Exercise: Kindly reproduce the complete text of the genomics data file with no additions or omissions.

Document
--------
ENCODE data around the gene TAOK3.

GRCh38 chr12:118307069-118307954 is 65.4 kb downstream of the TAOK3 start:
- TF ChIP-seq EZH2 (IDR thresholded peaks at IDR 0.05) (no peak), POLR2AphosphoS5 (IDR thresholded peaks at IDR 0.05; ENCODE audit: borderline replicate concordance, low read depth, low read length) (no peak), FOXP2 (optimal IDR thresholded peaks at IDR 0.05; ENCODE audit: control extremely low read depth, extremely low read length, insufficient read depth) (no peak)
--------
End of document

ENCODE data around the gene TAOK3.

GRCh38 chr12:118307069-118307954 is 65.4 kb downstream of the TAOK3 start:
- TF ChIP-seq EZH2 (IDR thresholded peaks at IDR 0.05) (no peak), POLR2AphosphoS5 (IDR thresholded peaks at IDR 0.05; ENCODE audit: borderline replicate concordance, low read depth, low read length) (no peak), FOXP2 (optimal IDR thresholded peaks at IDR 0.05; ENCODE audit: control extremely low read depth, extremely low read length, insufficient read depth) (no peak)